Economy Rifles, Big hits, some misses.

Ok, I know most people dont go to a deer camp in most states anymore.   I kinda wish that more people did camp to hunt the way they do here in the south.  One of the things I enjoy the most about hunting is the social aspect of it.  That being said, I think that a budget rifle has its place in hunting, and that place is growing more and more in the Wildlife management style of hunting that most people do in the Northeast and to some extent in the space and time crunched areas of the California hunting scene.  I know California is not exactly what most people think of when they think about hunting.  The thing about most hunters as a group is the fact that we are a very determined and resourceful group.  We will hunt anywhere and we will always find some excuse to get out to the woods and spend time with one another.  That being said, that was one of the reason that some “Budget” Rifles did not do well in the past.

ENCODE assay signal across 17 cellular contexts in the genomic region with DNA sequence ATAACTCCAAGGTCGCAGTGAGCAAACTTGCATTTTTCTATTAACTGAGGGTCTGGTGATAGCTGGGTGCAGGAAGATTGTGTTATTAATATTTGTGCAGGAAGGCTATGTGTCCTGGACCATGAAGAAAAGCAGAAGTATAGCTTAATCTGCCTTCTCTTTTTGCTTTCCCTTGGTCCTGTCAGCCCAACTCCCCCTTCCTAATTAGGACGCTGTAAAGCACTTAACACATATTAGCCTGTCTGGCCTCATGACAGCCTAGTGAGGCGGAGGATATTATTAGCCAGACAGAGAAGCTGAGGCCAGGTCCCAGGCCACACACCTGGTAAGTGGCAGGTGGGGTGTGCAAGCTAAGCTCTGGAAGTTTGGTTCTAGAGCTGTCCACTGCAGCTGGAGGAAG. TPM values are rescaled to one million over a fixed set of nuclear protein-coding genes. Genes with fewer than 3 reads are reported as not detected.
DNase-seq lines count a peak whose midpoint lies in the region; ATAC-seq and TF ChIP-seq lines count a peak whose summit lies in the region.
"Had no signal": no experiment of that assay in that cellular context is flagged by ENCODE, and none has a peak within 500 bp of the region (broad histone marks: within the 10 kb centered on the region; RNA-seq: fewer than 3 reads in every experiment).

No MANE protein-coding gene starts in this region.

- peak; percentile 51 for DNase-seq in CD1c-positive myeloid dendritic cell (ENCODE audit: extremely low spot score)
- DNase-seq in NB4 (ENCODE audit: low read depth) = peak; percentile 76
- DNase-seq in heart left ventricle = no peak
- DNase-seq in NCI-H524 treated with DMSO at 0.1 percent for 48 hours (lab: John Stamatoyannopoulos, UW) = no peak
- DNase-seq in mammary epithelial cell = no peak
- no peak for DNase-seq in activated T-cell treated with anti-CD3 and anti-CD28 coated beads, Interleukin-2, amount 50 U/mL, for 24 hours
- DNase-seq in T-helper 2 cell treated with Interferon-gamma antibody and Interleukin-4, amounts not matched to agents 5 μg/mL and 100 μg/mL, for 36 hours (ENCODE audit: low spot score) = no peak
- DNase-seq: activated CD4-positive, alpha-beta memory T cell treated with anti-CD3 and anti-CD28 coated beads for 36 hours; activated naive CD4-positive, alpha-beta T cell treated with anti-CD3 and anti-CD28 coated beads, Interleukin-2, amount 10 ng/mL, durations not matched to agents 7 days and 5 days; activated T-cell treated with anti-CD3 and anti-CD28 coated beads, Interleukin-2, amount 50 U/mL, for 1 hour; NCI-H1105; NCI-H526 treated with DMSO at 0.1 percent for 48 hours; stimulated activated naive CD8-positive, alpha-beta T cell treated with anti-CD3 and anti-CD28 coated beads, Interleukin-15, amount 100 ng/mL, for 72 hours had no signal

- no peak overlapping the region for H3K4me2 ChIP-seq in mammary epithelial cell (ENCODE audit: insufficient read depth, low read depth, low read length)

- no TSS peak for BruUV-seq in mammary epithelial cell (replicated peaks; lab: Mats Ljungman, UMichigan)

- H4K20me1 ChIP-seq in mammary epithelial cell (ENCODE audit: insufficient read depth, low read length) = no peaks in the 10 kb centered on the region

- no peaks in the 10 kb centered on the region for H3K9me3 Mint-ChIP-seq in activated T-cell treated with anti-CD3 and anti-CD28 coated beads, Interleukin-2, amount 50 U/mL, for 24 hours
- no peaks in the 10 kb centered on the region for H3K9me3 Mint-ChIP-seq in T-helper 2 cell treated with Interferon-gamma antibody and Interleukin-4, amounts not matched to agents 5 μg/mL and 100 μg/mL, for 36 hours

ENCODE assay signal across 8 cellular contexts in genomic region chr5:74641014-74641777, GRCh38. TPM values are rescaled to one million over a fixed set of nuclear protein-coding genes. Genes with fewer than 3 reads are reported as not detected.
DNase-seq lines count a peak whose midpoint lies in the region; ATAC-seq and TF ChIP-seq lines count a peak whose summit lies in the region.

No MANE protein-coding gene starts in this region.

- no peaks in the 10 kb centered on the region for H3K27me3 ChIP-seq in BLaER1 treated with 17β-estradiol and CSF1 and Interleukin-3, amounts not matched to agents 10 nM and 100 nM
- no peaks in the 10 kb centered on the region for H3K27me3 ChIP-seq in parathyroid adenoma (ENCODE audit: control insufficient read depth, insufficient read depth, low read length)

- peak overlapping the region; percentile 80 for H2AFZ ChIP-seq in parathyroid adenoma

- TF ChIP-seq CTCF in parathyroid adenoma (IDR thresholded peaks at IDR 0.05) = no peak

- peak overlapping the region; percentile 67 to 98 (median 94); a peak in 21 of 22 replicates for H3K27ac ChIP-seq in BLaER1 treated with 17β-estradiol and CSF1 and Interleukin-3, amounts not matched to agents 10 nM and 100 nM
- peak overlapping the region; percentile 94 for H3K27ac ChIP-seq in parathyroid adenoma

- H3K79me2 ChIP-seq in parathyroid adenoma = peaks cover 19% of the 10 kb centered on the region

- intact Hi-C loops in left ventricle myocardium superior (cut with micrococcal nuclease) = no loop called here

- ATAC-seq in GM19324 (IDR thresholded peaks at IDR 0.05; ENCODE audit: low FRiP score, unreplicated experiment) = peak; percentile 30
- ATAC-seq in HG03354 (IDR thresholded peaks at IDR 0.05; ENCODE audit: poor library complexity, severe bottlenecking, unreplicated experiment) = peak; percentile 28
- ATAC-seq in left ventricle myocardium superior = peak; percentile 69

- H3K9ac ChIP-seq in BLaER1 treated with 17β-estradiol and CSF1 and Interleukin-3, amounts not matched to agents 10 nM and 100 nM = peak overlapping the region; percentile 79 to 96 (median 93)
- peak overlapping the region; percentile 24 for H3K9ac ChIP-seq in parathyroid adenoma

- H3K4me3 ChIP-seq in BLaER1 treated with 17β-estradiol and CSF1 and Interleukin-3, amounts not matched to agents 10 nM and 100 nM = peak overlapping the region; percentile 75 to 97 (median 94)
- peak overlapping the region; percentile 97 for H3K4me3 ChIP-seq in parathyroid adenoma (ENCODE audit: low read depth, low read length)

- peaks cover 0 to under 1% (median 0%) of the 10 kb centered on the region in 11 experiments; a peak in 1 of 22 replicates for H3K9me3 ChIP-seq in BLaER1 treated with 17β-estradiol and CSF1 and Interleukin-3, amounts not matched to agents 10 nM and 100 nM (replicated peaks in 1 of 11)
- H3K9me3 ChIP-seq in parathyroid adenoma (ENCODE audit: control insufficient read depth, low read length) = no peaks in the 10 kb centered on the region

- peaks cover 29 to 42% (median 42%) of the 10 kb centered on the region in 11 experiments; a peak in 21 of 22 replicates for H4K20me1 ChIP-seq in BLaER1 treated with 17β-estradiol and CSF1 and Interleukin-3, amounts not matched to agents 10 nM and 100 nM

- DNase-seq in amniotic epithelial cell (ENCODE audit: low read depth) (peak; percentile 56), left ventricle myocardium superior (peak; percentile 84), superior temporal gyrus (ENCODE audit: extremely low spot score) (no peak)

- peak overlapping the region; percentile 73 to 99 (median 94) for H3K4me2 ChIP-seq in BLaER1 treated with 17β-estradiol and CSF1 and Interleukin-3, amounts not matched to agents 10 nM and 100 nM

The title budget Rifle is a very subjective title, it all hinges on a number of factors.  These could include money in relation not only your tax bracket but also how concerned your spouse is about your purchases, what your career situation is like, how many children you have and the little thought of, how much you plan on shooting.  Before you start your shopping, research the caliber you want and your needs.  I say that because one of the things you give up when you buy a budget rifle is the availability of calibers.  This is less of an issue today than it used to be.  After the Savage Edge was released, every manufacturer came out with their own budget, even Browning came out with one of own this year, 15 years ago Browning would have scoffed at the thought of them offering a budget rifle.  I think that the stigma of cheaper rifles was dissolved by Savage because of their barrel nut system and the relocation of the recoil lug to the stock.  I have shot the Ruger, The Savage, the Mossberg and the Howa, all of them are very accurate, very pleasant to shoot and all suffer from the same thing (except the Howa) they all have bad stocks.  The Mossberg stock is bad for an odd reason, its not comfortable and its heavy.  The Savage, Remington and Ruger are all very flimsy and beg for a good stock.  The good thing is: Companies like Boyds stocks are answering the call.  I was an early adopter of the Savage Edge and Axis,  I bought 3 before there was a replacement trigger or stock available for it.  In fact I was one of the first people who wrote emails to Boyds asking for an aftermarket stock to be made.  The odd thing being, every single one of mine are still nestled in those flimsy Tupperware stocks that I still complain about.  I have been buying more rifles and optics and less products from the accessory column.  I think that every budget rifle in the mainstream is a great rifle but, I think they have their place, I do reserve the judgement on the Remington 783 because I have yet to shoot it.  If Remington were to send me one, I’d review it and let you know but as of now, i’m not endorsing it.  The reason for that is the fact that they did not do well with their first budget rifle; The 770.  Any company that wants to get a review out there, i am available to get a few reviews a month out. I do notate in the review that I was provided with product for the review.  One thing I should commit to is to say I will never glad hand a review just to get product.  I am in a position to buy things if I want them, I am not restricted by my Spouse like some people are nor am I extremely strapped for money, I am retired and dont need to compromise my integrity to get products like some bloggers.  I am very fair and I do have a very complete knowledge of the process of bringing a product to market so I make allowances for that in my reviews.


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